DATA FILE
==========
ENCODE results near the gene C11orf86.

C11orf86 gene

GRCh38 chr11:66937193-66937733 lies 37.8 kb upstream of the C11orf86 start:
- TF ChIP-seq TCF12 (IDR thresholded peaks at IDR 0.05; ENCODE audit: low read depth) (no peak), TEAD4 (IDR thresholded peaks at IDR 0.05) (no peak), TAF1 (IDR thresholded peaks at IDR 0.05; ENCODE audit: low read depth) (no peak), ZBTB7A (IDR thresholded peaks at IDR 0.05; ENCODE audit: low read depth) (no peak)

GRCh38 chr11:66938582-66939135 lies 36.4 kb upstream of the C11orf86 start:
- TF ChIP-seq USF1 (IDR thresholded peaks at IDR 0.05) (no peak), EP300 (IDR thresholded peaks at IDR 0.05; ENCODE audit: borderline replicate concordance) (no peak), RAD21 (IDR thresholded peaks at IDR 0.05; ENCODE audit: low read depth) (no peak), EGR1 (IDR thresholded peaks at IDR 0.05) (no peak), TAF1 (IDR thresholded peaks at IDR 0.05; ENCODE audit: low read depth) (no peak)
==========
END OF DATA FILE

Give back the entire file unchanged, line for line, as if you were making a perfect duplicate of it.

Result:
ENCODE results near the gene C11orf86.

C11orf86 gene

GRCh38 chr11:66937193-66937733 lies 37.8 kb upstream of the C11orf86 start:
- TF ChIP-seq TCF12 (IDR thresholded peaks at IDR 0.05; ENCODE audit: low read depth) (no peak), TEAD4 (IDR thresholded peaks at IDR 0.05) (no peak), TAF1 (IDR thresholded peaks at IDR 0.05; ENCODE audit: low read depth) (no peak), ZBTB7A (IDR thresholded peaks at IDR 0.05; ENCODE audit: low read depth) (no peak)

GRCh38 chr11:66938582-66939135 lies 36.4 kb upstream of the C11orf86 start:
- TF ChIP-seq USF1 (IDR thresholded peaks at IDR 0.05) (no peak), EP300 (IDR thresholded peaks at IDR 0.05; ENCODE audit: borderline replicate concordance) (no peak), RAD21 (IDR thresholded peaks at IDR 0.05; ENCODE audit: low read depth) (no peak), EGR1 (IDR thresholded peaks at IDR 0.05) (no peak), TAF1 (IDR thresholded peaks at IDR 0.05; ENCODE audit: low read depth) (no peak)